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"It was on the second day at Cambridge that enlightenment dawned in the form of a testy exchange between a zoologist and a paleontologist, Richard Dawkins and Simon Conway Morris. Their bone of contention was one that scholars have been gnawing on since the days of Aquinas: whether an understanding of the universe and its glories requires the hypothesis of a God...."
Of course scientific inquiry does not require a belief in God, but on the other hand, belief in God does not undermine a scientist's ability to conduct valid research.
This story describes a two-week meeting hosted by the John Templeton Foundation which is dedicated to "to pursue new insights at the boundary between theology and science." It presupposes that science and religion are synergistic, which raises questions as to how Richard Dawkins, an avowed atheist whose antipathy toward mixing science and faith is well-known, could participate effectively. The Templeton Prizes, by its own guidelines, are not awarded for "approaches that erect walls between religion and science and begin with the assumption that they should never have anything to do with each other."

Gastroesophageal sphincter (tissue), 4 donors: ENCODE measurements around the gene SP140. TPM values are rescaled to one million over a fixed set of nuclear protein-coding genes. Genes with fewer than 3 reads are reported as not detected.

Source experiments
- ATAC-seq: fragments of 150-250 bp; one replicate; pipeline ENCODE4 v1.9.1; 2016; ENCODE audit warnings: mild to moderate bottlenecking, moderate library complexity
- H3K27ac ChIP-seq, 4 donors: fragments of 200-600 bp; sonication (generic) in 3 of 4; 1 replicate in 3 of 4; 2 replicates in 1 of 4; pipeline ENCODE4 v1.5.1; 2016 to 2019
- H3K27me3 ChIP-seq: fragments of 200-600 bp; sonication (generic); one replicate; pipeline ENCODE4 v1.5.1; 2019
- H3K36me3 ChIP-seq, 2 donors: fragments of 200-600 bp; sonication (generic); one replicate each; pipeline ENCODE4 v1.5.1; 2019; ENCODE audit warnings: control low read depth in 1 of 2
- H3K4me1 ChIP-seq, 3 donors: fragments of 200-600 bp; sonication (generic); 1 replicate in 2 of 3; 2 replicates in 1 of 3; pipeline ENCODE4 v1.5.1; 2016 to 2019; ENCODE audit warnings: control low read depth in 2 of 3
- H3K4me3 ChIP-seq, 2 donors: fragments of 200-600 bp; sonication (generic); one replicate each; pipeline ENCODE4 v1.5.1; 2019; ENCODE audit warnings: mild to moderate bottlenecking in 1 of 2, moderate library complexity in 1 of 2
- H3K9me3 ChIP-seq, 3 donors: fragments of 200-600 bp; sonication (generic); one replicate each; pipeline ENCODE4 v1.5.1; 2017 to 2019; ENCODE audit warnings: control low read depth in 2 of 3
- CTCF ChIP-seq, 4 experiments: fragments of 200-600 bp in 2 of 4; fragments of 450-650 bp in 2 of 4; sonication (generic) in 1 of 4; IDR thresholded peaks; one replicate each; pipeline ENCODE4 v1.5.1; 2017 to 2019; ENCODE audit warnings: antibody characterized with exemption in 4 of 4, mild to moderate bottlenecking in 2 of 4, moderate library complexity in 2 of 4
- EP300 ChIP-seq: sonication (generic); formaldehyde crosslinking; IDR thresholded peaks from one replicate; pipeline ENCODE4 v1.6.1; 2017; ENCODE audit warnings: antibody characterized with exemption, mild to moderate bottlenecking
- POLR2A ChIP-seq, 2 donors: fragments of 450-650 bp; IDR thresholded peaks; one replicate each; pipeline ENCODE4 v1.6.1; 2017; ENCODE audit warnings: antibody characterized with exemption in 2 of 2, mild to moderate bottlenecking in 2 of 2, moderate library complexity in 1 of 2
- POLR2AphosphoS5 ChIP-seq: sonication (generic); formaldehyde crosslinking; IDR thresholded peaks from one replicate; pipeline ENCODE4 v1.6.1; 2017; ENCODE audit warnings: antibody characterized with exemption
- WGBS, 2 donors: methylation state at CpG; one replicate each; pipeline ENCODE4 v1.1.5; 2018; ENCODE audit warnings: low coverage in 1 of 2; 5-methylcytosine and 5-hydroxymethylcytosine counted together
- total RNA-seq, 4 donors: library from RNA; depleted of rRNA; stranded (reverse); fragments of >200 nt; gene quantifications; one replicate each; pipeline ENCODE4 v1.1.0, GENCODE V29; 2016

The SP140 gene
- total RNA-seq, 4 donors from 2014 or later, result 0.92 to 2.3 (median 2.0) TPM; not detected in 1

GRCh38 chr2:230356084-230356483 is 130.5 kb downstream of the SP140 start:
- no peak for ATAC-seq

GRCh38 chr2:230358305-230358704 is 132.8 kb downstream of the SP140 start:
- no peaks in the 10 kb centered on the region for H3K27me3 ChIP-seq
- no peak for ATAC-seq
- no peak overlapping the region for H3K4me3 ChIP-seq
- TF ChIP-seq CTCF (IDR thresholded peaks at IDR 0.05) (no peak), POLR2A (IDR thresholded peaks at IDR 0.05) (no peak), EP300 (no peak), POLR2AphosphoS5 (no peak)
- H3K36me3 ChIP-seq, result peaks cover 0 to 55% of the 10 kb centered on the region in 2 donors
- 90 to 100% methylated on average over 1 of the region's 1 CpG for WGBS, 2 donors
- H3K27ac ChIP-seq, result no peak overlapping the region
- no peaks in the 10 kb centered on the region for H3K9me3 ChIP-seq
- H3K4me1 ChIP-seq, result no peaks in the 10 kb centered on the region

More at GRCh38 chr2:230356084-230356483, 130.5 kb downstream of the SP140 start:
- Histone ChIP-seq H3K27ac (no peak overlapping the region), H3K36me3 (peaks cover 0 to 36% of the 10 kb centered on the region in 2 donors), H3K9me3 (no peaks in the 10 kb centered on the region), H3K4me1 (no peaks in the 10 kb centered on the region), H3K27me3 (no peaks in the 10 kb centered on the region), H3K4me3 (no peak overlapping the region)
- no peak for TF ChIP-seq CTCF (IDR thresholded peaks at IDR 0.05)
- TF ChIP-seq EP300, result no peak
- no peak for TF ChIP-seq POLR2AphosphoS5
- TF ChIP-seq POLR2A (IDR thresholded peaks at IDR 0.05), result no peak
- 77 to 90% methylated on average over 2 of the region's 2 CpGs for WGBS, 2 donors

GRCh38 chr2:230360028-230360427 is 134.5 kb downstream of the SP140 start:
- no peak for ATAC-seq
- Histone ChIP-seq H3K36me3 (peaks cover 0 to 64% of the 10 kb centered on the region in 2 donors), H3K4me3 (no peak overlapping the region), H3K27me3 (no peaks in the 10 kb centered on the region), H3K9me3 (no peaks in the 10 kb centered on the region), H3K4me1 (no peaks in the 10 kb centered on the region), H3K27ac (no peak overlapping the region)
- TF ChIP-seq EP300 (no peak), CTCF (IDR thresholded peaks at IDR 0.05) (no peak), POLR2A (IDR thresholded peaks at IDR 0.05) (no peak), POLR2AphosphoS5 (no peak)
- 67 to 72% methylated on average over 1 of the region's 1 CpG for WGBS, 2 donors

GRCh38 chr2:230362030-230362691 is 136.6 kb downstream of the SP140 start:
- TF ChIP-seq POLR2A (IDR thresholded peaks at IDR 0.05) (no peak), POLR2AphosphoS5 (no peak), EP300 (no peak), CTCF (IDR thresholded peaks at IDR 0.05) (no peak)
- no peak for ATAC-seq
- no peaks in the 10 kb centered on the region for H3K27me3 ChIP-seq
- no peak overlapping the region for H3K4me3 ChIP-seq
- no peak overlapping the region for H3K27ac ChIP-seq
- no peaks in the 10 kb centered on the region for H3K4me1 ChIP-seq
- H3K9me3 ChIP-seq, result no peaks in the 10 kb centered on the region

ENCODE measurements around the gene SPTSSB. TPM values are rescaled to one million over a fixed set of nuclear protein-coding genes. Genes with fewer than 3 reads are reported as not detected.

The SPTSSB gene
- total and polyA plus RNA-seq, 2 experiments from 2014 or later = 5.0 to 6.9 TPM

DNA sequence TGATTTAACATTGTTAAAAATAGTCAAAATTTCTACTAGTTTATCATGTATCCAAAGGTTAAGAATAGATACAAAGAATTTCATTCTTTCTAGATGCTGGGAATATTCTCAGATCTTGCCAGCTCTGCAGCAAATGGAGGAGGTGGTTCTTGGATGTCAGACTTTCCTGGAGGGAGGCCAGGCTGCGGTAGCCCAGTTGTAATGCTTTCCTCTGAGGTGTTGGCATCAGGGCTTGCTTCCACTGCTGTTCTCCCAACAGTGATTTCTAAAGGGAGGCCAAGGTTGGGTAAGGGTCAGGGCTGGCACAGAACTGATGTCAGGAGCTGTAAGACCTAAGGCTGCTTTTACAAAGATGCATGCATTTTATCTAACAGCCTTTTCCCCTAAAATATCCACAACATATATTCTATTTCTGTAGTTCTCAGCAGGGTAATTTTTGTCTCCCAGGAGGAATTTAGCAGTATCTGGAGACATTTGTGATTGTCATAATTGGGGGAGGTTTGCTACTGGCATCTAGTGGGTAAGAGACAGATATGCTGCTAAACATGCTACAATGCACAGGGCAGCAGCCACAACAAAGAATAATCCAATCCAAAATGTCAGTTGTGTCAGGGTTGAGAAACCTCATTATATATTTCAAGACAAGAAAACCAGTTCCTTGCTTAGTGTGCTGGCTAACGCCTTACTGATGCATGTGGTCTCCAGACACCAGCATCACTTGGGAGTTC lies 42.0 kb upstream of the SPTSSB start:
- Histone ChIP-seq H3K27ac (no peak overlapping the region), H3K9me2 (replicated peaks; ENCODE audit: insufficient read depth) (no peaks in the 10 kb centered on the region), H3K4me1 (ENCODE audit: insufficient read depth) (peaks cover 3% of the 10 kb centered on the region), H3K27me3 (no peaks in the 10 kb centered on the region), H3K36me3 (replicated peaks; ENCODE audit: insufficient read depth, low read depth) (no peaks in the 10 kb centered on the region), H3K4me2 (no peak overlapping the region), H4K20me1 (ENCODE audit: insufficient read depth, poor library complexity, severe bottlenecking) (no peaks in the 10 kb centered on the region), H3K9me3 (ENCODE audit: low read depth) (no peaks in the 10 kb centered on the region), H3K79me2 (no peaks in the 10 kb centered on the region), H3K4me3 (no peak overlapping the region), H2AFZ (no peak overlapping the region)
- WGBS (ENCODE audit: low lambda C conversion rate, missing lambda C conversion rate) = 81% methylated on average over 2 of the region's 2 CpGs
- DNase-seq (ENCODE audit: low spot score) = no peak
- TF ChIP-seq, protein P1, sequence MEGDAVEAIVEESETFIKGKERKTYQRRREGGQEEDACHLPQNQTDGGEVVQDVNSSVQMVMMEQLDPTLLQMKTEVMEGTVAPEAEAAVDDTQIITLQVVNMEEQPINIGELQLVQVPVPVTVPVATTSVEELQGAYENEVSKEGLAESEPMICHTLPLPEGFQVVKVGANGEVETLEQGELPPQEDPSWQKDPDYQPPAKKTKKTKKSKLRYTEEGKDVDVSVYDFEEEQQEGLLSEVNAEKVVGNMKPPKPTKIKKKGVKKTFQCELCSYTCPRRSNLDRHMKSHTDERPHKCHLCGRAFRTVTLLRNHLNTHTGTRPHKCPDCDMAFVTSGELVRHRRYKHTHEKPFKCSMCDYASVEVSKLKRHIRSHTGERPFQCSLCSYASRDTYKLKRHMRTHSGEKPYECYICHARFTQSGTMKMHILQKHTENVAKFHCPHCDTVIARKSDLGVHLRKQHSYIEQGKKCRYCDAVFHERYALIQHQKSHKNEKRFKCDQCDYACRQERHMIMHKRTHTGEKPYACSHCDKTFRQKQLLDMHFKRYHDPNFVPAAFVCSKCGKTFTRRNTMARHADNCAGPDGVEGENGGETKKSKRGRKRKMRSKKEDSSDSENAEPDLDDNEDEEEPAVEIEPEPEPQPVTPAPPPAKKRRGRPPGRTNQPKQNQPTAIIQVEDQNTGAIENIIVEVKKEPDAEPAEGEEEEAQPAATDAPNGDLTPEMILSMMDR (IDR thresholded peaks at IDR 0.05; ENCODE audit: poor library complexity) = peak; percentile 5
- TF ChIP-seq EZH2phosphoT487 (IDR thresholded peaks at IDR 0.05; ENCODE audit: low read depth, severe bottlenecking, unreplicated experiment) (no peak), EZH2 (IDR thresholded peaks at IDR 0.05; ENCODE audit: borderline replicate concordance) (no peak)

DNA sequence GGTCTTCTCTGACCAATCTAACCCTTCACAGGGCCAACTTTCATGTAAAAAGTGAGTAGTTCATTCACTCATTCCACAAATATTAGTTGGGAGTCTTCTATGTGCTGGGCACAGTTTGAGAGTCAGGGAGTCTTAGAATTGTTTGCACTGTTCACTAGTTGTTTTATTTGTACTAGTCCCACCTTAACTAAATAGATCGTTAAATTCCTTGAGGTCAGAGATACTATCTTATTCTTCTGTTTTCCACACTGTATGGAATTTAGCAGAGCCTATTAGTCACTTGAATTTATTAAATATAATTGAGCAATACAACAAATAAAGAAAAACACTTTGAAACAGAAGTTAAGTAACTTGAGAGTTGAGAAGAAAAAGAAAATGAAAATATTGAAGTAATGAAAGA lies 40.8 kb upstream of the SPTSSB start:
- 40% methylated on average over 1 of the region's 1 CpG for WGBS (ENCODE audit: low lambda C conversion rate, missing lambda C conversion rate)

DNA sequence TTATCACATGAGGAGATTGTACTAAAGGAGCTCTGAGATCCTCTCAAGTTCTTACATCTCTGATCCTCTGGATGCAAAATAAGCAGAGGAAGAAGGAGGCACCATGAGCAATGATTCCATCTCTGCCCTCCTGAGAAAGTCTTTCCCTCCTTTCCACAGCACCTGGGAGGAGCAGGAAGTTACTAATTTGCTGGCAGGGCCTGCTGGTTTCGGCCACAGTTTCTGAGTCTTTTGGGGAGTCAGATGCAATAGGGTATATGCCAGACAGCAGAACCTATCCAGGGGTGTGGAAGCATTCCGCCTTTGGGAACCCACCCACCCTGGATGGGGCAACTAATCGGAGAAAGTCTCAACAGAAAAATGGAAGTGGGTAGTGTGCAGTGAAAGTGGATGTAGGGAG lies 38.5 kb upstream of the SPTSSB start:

The reporting of this conference leaves me with the impression that the conversations were fairly civil and productive. Even Dawkins, for the most part, laid aside his more intemperate opinions to engage in dialogue.